Friday, June 29, 2007

Snapshots Of Moscow

1999

I've been to Moscow twice. I love it because you can get a palpable sense of history visiting the city. The first time I visited was in early 1999 with fellow political blogger Peter Smallbone. It was shortly after the Russian financial crisis and we stayed in the legendary Communist carbuncle known as Hotel Rossiya overlooking Red Square (the prominent building in the background of this pic I believe it has just been demolished). In terms of nightlife, Moscow felt like arriving at a party that had just ended. The city had been hit hard. One day a protest was taking place on Red Square and we realised that the cordon that was in place was clearly to protect hotel guests from the massed crowds of Communists. If memory serves me right the crisis in the Balkans was the source of disharmony. On the first night in Rossiya we went for a drink in the hotel bar which didn't have a happy ending. In our group were a bunch of ex-pro-footballers one of whom we managed to persuade to stay with us for a few shots. We ended up leaving him in the bar, but the next day it turns out that he met a woman in the bar who he didn't realise was charging until after sleeping with her. The incident spoilt his holiday which was a pity.

2002

Next time I visited Moscow was in 2002 and things had changed out of all proportion. Restaurants catering for every cuisine under the sun had popped up and there was a buzz pervading the city. Having a confident Muscovite girlfriend as a guide was another plus. Marina had her own personal driver which was handy on a night out. One night we went to an expensive Georgian restaurant which was quiet following a shooting the week before. They had a house magician who went from table to table. As I was struggling to find some change for his two minute show Marina dropped him a note worth £20. I think that's what he got at the other table, too. It was a moment that sort of clunked. On the same day there had been street protests from government scientists who were demonstrating about their low pay. This magician had just earnt way more in five minutes than they did in a week. Another weird incident was when we went to visit the Kremlin. All tickets for the day were sold out, so of course we bribed a Kremlin guard to get in. The guard had no hesitation in assisting us, but was keen to make sure that we didn't get caught. On the basis that they only check foreigners' tickets he told Marina "As long as your Western boyfriend doesn't smile you'll get in all right!". He was right. I can do sullen Russian.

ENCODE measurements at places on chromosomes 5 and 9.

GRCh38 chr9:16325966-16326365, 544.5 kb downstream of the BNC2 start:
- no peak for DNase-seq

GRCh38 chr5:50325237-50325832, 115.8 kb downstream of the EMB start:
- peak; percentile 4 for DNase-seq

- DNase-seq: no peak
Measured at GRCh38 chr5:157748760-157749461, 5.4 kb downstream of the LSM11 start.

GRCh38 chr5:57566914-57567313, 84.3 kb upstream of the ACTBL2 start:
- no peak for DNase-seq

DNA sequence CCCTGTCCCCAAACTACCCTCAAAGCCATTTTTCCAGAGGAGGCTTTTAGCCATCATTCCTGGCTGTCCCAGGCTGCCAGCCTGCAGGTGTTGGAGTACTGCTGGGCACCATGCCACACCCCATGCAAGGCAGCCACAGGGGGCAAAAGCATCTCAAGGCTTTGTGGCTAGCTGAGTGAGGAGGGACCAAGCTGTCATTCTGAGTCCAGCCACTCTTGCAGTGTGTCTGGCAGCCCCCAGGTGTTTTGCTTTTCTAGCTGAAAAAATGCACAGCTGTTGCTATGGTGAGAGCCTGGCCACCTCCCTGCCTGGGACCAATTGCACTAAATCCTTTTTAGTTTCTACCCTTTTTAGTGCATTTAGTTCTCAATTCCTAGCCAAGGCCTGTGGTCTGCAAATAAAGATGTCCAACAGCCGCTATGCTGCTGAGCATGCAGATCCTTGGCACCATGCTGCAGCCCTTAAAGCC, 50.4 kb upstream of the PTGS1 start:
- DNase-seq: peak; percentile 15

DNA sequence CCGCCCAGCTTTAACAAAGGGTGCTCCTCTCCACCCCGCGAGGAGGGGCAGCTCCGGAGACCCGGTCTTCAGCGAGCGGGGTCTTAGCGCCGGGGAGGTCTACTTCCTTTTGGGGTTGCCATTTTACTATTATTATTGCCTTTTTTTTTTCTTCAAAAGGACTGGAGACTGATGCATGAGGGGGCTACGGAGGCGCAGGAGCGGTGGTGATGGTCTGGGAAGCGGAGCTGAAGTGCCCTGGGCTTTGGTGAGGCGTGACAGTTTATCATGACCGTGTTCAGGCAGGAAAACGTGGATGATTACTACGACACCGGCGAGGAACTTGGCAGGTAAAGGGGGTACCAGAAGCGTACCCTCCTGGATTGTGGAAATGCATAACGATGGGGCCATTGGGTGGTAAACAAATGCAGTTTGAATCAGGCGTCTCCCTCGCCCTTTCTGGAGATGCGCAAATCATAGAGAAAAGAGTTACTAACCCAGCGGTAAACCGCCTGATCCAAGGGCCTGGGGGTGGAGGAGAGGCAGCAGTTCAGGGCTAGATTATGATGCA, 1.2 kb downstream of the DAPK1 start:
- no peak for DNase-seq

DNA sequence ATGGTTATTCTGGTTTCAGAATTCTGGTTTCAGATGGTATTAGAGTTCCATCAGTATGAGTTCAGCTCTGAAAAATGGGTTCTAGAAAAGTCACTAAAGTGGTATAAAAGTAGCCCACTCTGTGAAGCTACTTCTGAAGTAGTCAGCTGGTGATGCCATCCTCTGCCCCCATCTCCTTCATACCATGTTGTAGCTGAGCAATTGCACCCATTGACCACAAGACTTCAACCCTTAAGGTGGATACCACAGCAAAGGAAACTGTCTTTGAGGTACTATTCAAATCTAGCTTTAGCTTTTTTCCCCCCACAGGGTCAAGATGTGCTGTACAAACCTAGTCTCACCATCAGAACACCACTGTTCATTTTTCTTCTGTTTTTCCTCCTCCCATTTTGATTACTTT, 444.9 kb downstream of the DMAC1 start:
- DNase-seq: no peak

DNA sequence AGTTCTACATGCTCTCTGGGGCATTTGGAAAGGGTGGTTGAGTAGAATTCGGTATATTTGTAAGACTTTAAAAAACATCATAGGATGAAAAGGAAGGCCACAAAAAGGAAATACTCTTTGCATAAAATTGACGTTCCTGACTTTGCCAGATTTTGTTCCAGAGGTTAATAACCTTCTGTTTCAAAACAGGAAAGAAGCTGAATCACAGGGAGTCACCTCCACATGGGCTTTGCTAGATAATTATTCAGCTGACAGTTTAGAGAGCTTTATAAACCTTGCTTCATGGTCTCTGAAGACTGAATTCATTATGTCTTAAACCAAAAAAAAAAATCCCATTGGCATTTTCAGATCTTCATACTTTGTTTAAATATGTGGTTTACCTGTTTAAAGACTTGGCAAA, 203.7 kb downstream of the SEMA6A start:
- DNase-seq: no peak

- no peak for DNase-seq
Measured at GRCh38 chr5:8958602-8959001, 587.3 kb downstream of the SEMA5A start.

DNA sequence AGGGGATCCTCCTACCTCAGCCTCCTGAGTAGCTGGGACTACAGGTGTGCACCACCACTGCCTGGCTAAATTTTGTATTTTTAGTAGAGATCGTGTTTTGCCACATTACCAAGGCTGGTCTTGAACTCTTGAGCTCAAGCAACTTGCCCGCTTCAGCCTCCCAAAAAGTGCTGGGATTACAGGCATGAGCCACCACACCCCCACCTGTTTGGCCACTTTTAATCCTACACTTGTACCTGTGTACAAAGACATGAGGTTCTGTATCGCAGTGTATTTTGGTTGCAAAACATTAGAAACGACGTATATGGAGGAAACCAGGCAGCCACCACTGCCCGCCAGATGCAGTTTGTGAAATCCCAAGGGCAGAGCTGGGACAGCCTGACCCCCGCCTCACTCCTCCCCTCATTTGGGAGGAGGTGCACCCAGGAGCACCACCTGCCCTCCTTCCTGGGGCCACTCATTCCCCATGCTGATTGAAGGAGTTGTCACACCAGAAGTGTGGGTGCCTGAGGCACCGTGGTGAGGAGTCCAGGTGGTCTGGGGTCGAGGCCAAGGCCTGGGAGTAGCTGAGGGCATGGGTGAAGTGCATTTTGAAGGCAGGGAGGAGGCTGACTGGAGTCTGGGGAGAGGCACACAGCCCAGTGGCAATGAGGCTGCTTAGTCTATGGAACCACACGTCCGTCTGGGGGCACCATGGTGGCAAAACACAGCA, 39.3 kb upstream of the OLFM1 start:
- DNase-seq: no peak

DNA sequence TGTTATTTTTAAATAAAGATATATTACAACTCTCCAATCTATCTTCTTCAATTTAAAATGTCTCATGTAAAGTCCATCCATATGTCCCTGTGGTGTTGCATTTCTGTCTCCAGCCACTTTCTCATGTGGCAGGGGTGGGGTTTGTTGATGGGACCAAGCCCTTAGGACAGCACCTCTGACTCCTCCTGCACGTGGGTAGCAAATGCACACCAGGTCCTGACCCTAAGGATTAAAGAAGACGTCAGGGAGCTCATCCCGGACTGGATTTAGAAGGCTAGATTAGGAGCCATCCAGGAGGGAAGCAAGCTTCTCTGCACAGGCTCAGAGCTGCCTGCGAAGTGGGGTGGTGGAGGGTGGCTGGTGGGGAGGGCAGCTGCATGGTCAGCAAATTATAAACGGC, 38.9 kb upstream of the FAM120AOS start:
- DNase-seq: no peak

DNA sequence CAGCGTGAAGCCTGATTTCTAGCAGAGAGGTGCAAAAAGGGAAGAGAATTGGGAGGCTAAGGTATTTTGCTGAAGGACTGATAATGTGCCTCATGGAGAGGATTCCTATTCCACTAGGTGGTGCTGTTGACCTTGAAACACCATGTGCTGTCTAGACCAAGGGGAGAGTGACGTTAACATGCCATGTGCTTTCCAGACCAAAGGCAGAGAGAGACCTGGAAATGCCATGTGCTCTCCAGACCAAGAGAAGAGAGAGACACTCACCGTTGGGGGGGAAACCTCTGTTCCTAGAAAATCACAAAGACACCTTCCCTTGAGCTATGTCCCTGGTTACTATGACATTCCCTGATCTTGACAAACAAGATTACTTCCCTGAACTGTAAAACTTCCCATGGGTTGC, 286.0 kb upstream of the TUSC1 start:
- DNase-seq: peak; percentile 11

3 comments:

james higham said...

Moscow is Moscow and Russia is Russia. We in the regionals don't see any correlation.

The prices in Moscow are ridiculous,at western levels without the accompanying level of service; the traffic is unbelievable, the people sullen and often rude [there's a cartoon character called Masyana who highlights this]and yet if you do know a local, it helps.

I know of many westerners who come in and are seen as pure fleecing targets, unless they have a Russian guide and then it's better if it's not a woman but rather two or three 'businessmen'.

Life in the provinces, depending on the province, of course, is better, meaning it is less frenetic, less expensive and the people often warmer.

An example is hitching a ride. Locals here do it all the time. 80 roubles get you from the outskirts to the centre, whereas in Moscow, it would be a mafia taxi driver who charges a standard $60 or 1800 roubles.

You have to understand that the prices in Moscow are insane for what you get. Night at a concert - easily $100 and here no more than $40 for top seats.

You've probably gathered that I prefer to live in the regions.

Welshcakes Limoncello said...

Very interesting post, especially about how the city has changed. Loved the stories about the footballer and getting into the Kremlin!

james higham said...

Yes, Welshcakes:

As long as your Western boyfriend doesn't smile you'll get in all right!

This raises one of the issues which really gets my blood boiling. The conditional sentence.

They love to create situations where there are none. There was no issue getting into a club, foreigner or no foreigner, no issue at all.

Why should a foreigner not get in to one? Answer - because they charge the westerner exorbitant amounts.

So someone comes along and says to you: "It's all right, we can solve this problem for you. Just don't do this but do this."

You're then meant to be grateful to the person who helped you when there was absolutely no genuione problem to solve in the first place.

They seriously invent them for the hell of it and to make money.

Buying a property. My businessman friend did so and 10% of the total price was largesse to both the mafia and the local authorities.

When I asked him why he bothered, he simply said, "I don't need problems arranged for me."

This is why I don't make any deals or do any business over here.